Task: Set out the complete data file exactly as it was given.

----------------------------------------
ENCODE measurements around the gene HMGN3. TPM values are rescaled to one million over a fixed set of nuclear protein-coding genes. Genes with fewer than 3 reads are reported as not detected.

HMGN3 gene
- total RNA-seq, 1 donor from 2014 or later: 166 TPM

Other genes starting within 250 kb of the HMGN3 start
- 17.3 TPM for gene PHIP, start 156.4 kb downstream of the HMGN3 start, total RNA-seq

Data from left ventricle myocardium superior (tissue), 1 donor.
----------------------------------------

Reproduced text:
ENCODE measurements around the gene HMGN3. TPM values are rescaled to one million over a fixed set of nuclear protein-coding genes. Genes with fewer than 3 reads are reported as not detected.

HMGN3 gene
- total RNA-seq, 1 donor from 2014 or later: 166 TPM

Other genes starting within 250 kb of the HMGN3 start
- 17.3 TPM for gene PHIP, start 156.4 kb downstream of the HMGN3 start, total RNA-seq

Data from left ventricle myocardium superior (tissue), 1 donor.